BIRÓ (Blau), LAJOS (1880–1948), Hungarian author and playwright. Biró was born in Vienna. He studied in Hungary, and became a journalist working for the liberal Budapesti Napló and the radical Vil g. In 1906, for political reasons, he went with his family to Berlin, but returned to Budapest in 1909. During the October Revolution of 1918, Biró was appointed secretary of state at the Foreign Ministry. However, he left Hungary and finally settled in Great Britain, where together with Sir Alexander *Korda he founded the London Film Production Company, of which he remained a director until his death. Biró's Hungarian writing covered short stories and drama. The former included Huszonegy novella ("Twenty one short stories," 1908) and Kunsz ll si emberek ("People of Kunszállás," 1912), and among his plays were Sárga liliom ("Yellow Lily," 1912) and Hotel Imperial (1917). In his later years he turned to writing film scripts, of which the most famous were The Way of All Flesh and The Private Life of Henry VIII. In 1921, when living in Vienna, he published A bazini zsidók ("The Jews of Bazin"), a story about a blood libel in 1529, when the entire Jewish community of a village near Pressburg was tortured and burned to death. In this vivid description, Biró depicts the fate of the Jew in the Diaspora. In his essay, A zsidók útja (1921, "The Way of the Jews") he rejected both assimilation and Jewish nationalism, defining the Jewish question as unanswerable, but enthusiastically accepting the existence and continuity of the Jewish people.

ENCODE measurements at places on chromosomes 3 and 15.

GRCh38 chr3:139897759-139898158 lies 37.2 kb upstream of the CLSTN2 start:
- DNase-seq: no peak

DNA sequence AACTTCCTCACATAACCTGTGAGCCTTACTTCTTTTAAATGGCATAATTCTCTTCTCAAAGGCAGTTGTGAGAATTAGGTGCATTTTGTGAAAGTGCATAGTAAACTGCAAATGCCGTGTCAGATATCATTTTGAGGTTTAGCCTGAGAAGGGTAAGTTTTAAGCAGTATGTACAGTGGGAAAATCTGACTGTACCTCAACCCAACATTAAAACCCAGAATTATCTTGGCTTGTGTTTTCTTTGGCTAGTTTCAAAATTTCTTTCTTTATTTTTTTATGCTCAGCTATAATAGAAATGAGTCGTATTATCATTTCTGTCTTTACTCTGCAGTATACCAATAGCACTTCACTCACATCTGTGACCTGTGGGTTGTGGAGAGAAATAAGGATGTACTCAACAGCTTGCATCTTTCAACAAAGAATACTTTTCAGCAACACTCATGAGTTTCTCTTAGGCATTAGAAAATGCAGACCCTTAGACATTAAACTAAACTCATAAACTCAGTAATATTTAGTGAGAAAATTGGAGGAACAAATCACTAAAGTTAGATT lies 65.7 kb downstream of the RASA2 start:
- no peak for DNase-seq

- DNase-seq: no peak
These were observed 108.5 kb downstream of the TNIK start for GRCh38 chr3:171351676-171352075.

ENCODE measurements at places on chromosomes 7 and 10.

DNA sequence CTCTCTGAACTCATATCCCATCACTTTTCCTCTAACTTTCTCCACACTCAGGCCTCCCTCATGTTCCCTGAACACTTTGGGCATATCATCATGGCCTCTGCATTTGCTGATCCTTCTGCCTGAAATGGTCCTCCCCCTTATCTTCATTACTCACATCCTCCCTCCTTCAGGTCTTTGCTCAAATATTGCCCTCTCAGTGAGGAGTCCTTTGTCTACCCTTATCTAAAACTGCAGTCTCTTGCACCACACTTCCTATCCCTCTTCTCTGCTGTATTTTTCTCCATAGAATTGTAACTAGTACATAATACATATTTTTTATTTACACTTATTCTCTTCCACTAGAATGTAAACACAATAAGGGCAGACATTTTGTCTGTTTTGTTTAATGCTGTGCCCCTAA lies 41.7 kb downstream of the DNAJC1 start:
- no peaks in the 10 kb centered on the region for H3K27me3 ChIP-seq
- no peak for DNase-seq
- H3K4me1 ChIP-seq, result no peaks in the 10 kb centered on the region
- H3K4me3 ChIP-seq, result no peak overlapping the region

Magyar Zsidó Lexikon (1929), 126; Magyar Irodalmi Lexikon (1963), 165–6.
Source: Encyclopaedia Judaica. © 2008 The Gale Group. All Rights Reserved.